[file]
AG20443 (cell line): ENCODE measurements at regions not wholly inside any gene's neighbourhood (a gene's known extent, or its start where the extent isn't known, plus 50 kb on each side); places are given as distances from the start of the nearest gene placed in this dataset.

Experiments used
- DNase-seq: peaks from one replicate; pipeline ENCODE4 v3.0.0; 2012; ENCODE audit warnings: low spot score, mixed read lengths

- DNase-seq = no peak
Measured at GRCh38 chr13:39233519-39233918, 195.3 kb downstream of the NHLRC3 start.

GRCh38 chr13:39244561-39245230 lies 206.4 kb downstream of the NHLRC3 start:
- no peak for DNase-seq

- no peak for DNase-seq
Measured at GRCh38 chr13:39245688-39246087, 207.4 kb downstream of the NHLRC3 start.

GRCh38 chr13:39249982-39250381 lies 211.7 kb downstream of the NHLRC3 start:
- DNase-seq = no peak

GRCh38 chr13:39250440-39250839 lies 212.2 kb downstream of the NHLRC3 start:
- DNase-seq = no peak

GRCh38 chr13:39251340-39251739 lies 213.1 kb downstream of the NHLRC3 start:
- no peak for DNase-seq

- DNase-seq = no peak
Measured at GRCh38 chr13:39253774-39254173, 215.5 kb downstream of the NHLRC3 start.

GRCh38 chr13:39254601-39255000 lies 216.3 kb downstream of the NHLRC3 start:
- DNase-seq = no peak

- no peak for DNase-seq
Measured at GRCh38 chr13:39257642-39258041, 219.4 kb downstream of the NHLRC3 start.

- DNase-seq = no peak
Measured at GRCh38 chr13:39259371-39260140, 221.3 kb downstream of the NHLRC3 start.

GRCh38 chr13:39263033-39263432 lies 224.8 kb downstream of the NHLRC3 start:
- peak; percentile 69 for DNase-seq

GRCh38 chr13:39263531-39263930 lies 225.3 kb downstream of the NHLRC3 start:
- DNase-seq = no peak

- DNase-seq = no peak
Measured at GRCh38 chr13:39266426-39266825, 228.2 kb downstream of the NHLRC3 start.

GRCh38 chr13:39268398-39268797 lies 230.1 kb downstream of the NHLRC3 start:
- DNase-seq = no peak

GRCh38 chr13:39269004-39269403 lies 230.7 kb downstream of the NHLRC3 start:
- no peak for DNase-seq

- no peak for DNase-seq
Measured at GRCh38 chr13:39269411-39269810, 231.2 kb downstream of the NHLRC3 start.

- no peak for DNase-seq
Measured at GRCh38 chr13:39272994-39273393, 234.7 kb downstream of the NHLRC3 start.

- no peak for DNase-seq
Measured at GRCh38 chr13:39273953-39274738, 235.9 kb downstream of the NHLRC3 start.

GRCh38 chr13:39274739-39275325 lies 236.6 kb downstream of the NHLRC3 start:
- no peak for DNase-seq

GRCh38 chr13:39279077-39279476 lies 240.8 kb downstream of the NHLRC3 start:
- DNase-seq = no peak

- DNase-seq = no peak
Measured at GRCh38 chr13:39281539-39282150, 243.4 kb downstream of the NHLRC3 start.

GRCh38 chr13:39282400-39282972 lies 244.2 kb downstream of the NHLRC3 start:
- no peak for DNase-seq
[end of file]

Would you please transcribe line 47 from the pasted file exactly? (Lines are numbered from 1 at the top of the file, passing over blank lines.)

- no peak for DNase-seq